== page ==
Pörkölt – Hungarian Goulash

This classic Hungarian Goulash recipe is very easy to make and quite delicious. The main spices that give its distinct taste are Caraway and Paprika. One portion of this and you are all set: no need for other dishes.

I like making goulash with plenty of vegetables. Because it takes quite some time to cook it, I prefer making large amounts which can also be stored in the freezer for a longer period of time. Although you need about 4 hours to make it, you mostly need to wait, add some vegetables, and stir from time to time. It’s definitely worth the wait.

Ingredients for about 6-8 servings:

  • 1-1,2 kg veal (beef) – you can also use pork
  • 6-8 big potatoes (~1-1,2 kg)
  • 3 onions (~300 g)
  • 3-4 carrots (~ 300 g)
  • 2-3 parsley root, parsnip, or a piece of celery root (~300 g) – optional
  • 2 tomatoes or 2-3 tbsp tomato paste
  • 1 big bell pepper or 2 small peppers (~ 200 g)
  • 6-8 garlic cloves
  • 4-5 tbsp vegetable oil or lard (with lard tastes better)
  • 5-6 tbsp paprika (I use half sweet and half spicy)
  • 2 tsp caraway seeds
  • 2-3 tsp caraway powder
  • 3-4 bay leafs
  • salt, pepper
  • fresh parsley leaves (or celery leaves)

Hungarian Goulash goes well with Csipetke (pinched noodles). It’s very easy to make and you can prepare them days, even weeks before. Here is a detailed recipe of how I make them: Csipetke – Hungarian pinched noodles (opens in new tab).

For the goulash:

  1. Add the oil/fat to a big pot and roast the cumin seeds till they start popping.
    Roasting caraway seeds in a pan for Hungarian Goulash
  2. Add the meat cut in small cubes and brown it. For extra taste, you can coat the pieces of meat in flour. Make sure you only use very little flour so the goulash soup doesn’t get too thick. You can also fry the meat together with the onions.
    Roasting the veal (beef) in a pan for Hungarian Goulash
    Browning the veal (beef) in a pan for Hungarian Goulash
  3. Chop the onions, add them to the pan and fry them for a few minutes until they become soft.
    Browning the veal (beef) and the onions in a pan for Hungarian Goulash
  4. When the meat has a nice color and there’s no liquid left, add 2 tbsp of paprika, 1 tsp of salt, pepper, and cumin powder, and half of the garlic cut in small pieces or minced. This will ensure that the meat also get some of the good spice taste.
    Garlic added to the pot for making Hungarian Goulash
  5. Mix everything a few times, add the diced pepper(s) and tomatoes or tomato paste and let it cook until no liquid is left (about 10-15 min). If you don’t like the tomato peel, you can remove it before cooking by soaking the tomatoes for few seconds in boiled water. The tomato peel should now come off easily.
    Diced peppers and tomatoes added to the pot for making Hungarian Goulash
  6. Mix regularly so it doesn’t burn.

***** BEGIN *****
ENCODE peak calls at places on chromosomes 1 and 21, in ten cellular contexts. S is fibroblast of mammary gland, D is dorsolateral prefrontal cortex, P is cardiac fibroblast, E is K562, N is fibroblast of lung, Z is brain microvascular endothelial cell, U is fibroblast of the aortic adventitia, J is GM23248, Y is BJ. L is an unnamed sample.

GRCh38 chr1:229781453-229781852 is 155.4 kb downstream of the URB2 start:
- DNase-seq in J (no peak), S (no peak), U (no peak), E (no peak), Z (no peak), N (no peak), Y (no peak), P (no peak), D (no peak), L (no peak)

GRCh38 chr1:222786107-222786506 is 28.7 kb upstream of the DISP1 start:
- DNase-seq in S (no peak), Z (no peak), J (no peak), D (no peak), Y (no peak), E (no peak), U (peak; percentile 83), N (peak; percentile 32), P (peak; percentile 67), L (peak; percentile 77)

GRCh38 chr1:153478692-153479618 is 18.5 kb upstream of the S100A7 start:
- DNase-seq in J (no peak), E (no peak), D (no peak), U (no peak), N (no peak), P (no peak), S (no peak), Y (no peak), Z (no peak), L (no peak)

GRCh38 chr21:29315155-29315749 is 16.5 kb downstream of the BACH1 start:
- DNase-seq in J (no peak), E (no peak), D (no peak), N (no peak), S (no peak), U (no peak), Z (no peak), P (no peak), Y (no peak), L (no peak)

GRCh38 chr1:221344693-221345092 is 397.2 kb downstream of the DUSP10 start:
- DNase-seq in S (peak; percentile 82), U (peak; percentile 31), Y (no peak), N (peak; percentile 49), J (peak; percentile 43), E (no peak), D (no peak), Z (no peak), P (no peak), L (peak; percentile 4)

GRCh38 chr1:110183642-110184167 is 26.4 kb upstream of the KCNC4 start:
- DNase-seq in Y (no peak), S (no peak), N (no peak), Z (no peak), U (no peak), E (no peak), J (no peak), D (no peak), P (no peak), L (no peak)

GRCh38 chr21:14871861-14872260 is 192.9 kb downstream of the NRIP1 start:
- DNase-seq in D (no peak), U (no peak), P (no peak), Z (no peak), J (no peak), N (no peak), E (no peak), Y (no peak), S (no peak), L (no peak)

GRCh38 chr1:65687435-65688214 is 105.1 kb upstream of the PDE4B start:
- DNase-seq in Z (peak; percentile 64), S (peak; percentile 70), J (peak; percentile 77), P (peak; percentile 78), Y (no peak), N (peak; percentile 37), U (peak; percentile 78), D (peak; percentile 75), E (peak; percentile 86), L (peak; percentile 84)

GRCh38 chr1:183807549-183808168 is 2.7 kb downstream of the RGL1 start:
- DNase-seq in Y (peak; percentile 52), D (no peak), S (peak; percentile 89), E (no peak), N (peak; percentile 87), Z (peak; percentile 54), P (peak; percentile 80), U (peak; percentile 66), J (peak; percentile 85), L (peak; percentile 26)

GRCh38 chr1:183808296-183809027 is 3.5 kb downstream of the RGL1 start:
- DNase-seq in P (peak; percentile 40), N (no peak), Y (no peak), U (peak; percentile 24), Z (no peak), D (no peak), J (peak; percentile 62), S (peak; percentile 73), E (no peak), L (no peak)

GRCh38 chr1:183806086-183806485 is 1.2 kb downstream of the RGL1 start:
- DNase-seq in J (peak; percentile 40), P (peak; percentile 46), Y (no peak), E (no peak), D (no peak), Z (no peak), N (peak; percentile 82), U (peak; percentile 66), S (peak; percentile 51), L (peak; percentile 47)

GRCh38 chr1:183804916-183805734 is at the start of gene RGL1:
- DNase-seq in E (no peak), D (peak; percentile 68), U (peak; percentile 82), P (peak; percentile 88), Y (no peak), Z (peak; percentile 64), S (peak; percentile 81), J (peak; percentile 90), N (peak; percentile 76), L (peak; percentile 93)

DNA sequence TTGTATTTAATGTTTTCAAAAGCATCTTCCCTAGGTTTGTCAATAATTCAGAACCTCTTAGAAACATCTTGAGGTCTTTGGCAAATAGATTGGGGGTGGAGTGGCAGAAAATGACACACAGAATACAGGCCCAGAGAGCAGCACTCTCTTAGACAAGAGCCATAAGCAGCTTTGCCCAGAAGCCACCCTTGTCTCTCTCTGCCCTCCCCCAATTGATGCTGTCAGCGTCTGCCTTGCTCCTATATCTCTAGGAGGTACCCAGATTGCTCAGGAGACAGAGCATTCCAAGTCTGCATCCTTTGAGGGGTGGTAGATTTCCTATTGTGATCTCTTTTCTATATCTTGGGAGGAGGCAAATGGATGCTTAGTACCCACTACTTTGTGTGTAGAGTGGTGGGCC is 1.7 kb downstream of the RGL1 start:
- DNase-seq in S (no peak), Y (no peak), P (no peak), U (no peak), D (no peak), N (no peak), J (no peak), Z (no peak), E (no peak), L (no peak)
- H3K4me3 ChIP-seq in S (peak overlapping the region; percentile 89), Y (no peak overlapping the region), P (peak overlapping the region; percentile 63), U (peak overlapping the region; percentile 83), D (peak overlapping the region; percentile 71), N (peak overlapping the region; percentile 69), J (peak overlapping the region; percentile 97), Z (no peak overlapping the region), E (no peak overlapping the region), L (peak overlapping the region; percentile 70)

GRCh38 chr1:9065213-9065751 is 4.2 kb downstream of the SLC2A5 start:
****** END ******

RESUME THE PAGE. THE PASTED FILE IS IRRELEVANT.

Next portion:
Diced peppers and tomatoes added to the pot for making Hungarian Goulash
  7. You will get a nice base for your soup. Like this, you can also make a curry base.
    Curry, stew and Goulash base
  8. Cover everything with water, add the bay leaves and simmer for about 1,5 h. For my pot, I added about 0,75 – 1 l water.
    Goulash base: veal (beef), onions, garlic, peppers, tomatoes, bay leaves and spices
    Goulash base: veal (beef), onions, garlic, peppers, tomatoes, bay leaves and spices cooked for about 1.5 hours
  9. When the meat is tender, add the remaining garlic, carrots, and root vegetables. Add water again to cover, about the same amount as before, and let it cook for about half an hour.
    Goulash base: veal (beef), onions, garlic, peppers, tomatoes, bay leaves and spices with added root vegetables and carrots
  10. Add the potatoes and the pinched noodles if they were made days before and had enough time to dry. If they are freshly made, add them 15 min later since they cook very fast. Make sure to remove the excess flour from the fresh ones so the soup doesn’t thicken up.
    Csipetke - Hungarian pinched noodles for goulash, stews, and soups: you only need an egg, a pinch of salt and flour
  11. Cook for another half an hour. Add enough water to cover everything. It should look like a thick soup.
  12. When the goulash is almost done, add salt, pepper, paprika, and cumin powder to fit your taste.
    Hungarian Goulash spiced at the end with paprika and cumin powder
  13. Boil everything for a few more minutes and it’s done.
    Pörkölt - Hungarian Goulash
  14. You can serve it with fresh parsley.
    Pörkölt - Hungarian Goulash served with fresh parsley

My family likes meat and vegetables cut into smaller pieces. I love spices so I tend to use them a lot. Since there are people who can’t eat spicy food, I first use sweet paprika and add just a little bit of the spicy one. I set aside some of the soup for serving and then I add the spicy paprika powder. In this way, everyone can enjoy their food, be it mild or spicy.

In Germany Goulash is also served with/on noodles. In this case, no Csipetke (pinched noodles) are added to the goulash.